- The race 2010
- All about the race
- Grand start
- “Race preview” 2011
- The towns
- And also…
Dupeyroux Park© Michel ESCURIOL (m.e.)
• Stage town on 3 previous occasions
• 90, 000 inhabitants
• Prefecture of Val-de-Marne (94)
The gateway to Paris, just eight kilometres away, and capital in its own right of the Val-de-Marne department since 1965, Créteil is located in the south east of the Ile-de-France region, between the Seine and Marne rivers. An old market town, Créteil has enjoyed huge expansion since the 1960s, and over time, has discovered its own identity. It has based its development on a coherent, balanced and above all human urbanisation. The quality of the building work, reflecting the personalities of their architects, such as Charles Gustave Stoskopf and Pierre Dufau, both winners of the Grand Prix de Rome architecture award, the willingness for a mix of housing and the proximity of amenities and services make Créteil a pleasant place to love. Having been awarded one of France’s highest honours for its flower displays, the town has managed to combine quality of life with the necessities of modern life through continual involvement in sustainable development. By making ambitious efforts to involve its residents, Créteil ensures everyone contributes to making the decisions that shape their own future.
Of the three times that the Tour de France has gone past Créteil, the 1983 edition particularly stands out. The race’s initial stage set off from Nogent-sur-Marne and was won by the Dutch rider Frits Pirard. Three weeks later, the name of Créteil was honoured again with the overall victory of the sadly missed Laurent Fignon, who belonged to the local club, US Créteil, at that time. Greg LeMond and the prestigious track cycling riders Morelon, Trentin, Colas and Dagorne have also all been members of the club, as is the current World Track Sprint Champion, Grégory Baugé, today.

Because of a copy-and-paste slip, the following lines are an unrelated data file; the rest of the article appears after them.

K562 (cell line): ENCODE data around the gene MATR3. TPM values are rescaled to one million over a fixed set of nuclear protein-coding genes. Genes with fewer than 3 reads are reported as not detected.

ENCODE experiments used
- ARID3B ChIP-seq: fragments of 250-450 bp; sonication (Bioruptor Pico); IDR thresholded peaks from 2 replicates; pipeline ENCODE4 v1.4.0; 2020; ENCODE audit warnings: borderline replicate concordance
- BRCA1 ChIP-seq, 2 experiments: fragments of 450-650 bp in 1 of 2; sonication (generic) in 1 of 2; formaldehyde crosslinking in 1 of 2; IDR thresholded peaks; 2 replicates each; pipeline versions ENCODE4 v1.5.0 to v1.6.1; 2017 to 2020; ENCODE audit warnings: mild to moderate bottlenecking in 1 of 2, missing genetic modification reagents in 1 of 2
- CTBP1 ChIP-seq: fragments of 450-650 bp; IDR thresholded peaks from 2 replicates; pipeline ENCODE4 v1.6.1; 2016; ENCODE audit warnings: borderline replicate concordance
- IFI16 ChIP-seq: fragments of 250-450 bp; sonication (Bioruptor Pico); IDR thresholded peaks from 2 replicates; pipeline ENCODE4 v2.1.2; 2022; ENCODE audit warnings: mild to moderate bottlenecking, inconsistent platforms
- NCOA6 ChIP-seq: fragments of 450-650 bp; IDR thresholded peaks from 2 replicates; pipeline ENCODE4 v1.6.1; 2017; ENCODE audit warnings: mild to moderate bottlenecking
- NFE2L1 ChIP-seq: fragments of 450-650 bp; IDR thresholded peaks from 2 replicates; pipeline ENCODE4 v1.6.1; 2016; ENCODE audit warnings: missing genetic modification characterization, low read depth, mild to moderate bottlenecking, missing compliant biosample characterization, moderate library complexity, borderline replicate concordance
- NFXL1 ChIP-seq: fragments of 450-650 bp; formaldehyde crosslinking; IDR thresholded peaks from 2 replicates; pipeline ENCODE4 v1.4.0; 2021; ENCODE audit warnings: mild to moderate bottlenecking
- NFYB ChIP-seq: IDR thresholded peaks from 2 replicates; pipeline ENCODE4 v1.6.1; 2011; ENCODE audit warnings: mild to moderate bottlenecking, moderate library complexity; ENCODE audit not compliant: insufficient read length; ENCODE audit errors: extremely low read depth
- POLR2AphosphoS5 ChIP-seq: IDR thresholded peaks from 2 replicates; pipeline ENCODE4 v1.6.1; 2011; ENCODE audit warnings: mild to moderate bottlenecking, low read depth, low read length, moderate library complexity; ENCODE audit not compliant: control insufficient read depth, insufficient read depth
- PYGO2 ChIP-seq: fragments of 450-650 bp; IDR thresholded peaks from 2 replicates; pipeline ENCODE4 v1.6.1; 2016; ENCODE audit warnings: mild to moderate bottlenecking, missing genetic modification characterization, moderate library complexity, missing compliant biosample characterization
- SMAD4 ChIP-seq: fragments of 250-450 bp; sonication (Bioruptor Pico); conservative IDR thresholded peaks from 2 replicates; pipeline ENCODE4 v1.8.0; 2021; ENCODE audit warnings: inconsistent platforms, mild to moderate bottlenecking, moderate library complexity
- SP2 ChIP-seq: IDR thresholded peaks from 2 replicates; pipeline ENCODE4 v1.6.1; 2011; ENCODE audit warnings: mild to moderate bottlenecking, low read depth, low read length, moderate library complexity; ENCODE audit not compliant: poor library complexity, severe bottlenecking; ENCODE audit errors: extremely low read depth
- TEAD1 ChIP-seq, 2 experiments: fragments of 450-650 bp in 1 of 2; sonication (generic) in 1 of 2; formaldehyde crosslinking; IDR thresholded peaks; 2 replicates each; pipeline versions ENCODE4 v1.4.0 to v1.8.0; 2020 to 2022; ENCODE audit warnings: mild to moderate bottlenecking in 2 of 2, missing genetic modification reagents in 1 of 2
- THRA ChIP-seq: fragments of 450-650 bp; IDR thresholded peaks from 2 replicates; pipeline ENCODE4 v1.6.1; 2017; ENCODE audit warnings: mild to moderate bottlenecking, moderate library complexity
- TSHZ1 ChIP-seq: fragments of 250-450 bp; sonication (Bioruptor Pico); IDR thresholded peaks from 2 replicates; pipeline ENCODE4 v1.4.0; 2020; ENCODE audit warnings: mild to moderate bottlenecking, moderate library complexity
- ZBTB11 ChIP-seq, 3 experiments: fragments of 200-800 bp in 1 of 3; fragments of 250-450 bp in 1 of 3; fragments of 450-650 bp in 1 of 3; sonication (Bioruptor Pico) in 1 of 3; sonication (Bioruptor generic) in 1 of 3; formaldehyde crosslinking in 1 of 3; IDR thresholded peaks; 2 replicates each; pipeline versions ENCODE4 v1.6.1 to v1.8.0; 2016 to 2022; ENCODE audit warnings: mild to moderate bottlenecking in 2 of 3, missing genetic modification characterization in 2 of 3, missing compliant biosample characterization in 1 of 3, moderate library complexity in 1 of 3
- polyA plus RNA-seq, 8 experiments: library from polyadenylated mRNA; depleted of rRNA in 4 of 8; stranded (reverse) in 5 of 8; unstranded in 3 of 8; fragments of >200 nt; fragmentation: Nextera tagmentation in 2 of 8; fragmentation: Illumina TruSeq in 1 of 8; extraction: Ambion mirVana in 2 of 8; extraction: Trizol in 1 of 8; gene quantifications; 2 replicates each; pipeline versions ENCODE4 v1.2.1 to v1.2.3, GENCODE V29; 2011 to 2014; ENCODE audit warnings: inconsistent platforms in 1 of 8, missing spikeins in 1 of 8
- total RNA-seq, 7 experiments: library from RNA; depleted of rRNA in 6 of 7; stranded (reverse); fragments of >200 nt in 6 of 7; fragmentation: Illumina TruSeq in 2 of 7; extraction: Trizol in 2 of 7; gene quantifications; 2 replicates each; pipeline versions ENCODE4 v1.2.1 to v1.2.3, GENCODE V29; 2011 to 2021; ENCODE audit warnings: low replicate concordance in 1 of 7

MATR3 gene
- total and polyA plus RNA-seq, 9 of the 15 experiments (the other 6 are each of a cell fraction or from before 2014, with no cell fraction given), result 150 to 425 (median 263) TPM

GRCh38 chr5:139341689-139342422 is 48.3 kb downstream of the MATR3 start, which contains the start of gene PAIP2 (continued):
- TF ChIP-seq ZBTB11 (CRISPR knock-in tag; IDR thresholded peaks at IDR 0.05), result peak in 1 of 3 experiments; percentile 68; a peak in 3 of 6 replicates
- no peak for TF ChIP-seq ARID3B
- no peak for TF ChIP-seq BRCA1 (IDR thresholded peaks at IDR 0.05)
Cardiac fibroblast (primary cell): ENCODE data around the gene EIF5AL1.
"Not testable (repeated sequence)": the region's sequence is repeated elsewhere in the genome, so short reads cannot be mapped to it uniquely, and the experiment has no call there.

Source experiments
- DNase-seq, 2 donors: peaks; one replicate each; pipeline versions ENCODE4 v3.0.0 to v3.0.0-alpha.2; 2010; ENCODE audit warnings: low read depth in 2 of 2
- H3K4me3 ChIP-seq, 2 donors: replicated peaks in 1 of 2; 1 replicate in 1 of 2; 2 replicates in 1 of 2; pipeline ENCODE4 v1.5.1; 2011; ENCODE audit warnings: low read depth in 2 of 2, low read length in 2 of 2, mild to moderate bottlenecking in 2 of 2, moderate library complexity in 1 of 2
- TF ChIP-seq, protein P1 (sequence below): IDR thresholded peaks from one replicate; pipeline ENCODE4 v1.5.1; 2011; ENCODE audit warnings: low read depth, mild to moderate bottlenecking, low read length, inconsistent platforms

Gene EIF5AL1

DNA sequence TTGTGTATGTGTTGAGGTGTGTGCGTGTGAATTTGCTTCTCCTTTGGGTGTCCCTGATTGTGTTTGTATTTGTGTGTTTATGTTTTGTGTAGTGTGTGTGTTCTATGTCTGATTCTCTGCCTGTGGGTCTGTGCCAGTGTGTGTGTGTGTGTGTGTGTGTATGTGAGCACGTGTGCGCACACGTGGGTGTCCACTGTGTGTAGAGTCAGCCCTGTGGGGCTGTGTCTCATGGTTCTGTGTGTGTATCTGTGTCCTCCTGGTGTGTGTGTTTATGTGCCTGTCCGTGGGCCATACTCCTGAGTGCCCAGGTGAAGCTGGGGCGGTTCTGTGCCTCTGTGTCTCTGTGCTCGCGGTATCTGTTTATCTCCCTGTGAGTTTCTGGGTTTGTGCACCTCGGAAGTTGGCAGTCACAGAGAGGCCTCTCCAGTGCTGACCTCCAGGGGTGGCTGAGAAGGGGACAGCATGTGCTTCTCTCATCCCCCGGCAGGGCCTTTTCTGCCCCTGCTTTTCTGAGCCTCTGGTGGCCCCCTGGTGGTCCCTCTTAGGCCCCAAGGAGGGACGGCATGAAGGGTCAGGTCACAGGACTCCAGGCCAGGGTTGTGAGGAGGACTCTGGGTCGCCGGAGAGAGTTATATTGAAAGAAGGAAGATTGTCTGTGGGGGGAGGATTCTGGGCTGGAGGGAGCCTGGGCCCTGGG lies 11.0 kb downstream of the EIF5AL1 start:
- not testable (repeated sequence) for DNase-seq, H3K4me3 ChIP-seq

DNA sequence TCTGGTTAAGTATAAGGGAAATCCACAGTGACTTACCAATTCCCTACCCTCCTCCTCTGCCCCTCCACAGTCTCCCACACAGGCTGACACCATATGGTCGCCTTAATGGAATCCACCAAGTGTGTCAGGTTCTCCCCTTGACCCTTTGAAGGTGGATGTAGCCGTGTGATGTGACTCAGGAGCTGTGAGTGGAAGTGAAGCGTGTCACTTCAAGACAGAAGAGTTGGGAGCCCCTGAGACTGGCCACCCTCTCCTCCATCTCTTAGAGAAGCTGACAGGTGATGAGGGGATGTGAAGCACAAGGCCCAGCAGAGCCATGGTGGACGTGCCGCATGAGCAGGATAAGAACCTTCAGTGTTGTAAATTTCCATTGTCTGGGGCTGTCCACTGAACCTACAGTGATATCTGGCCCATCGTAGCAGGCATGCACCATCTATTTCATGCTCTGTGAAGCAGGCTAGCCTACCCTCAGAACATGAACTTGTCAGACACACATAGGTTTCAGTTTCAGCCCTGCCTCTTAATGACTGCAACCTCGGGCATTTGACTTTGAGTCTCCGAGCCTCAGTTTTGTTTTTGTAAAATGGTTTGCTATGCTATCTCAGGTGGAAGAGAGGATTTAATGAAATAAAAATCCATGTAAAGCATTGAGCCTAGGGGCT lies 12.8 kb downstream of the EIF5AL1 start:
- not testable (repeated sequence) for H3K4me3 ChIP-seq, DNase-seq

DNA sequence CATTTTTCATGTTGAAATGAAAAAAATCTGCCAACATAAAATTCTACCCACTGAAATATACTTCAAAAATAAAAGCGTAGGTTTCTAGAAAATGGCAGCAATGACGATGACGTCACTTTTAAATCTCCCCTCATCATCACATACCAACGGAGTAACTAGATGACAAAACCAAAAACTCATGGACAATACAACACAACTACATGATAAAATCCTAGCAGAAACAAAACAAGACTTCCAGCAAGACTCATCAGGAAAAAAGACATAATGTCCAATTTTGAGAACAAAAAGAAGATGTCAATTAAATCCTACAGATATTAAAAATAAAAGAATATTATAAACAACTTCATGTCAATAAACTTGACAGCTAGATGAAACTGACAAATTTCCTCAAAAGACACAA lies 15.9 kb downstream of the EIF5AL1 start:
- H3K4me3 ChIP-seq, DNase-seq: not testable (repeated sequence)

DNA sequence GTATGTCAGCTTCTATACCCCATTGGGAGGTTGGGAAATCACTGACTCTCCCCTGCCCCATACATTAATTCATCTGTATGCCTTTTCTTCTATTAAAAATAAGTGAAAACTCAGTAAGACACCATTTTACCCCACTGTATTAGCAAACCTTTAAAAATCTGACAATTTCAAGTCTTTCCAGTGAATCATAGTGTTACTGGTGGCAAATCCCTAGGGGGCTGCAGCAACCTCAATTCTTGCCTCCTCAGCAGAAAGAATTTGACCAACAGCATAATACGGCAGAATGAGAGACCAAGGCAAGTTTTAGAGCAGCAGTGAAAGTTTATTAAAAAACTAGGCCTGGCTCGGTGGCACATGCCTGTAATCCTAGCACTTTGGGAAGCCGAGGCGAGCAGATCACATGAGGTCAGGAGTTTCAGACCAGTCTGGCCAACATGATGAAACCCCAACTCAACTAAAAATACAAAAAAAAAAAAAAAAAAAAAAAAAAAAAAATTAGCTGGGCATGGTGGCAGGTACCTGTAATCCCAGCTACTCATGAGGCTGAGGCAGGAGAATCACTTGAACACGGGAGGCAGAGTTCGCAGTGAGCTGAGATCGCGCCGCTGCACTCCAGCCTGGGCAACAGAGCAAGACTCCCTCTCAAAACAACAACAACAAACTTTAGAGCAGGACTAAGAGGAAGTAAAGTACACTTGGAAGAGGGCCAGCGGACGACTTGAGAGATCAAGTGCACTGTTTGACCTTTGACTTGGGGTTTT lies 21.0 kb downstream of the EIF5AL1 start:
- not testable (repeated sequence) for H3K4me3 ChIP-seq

Place de la Concorde
• Traditional final finish town of the Tour de France
• 36 finishes on the Champs-Élysées
• 2, 200, 000 inhabitants
• Capital of France and the cantonal subdivision of the Île-de-France Region Commune-department and Prefecture (75)
Paris loves the Tour de France, and will once more welcome it to the world’s most beautiful avenue, the Champs-Élysées, where the race’s heroes will sprint home in front of Parisians and visitors from all over the world. But Paris loves cycling in all its forms. In recent years, the city has constructed new cycle lanes, and now has a network of 700km. It closes the roads on the banks of the river to motor vehicles on Sundays and Bank Holidays, and also this year celebrates the fourth anniversary of the Vélib’ hire bike scheme, which has seen more than 100 millions journeys by users since its inception in Paris and its 30 surrounding municipalities. To appeal even more to those signed up to the cycle scheme’s annual membership - who make up 76 per cent of the users – the mayor’s office is now offering increased ’Véliberté’ through improved comfort, simplicity and better price structures. This increased number of cyclists in the city as a result of the scheme’s success is also helping to meet its pledge to reduced greenhouse gas emissions by 25 per cent by 2020.
Since 1975, the Tour’s final finish has been judged on the Avenue des Champs-Elysées, which has become a Mecca for the world’s sprinters. The fastest riders, among those who have managed to withstand crossing the chain of mountains, compete for a prestigious victory there, and for the green jersey which is sometimes still at stake. Those who try to surprise the peloton and finish the Tour triumphantly have reason to be hopeful. Bernard Hinault, the two-times winner on “les Champs”, opted for a method that paid off.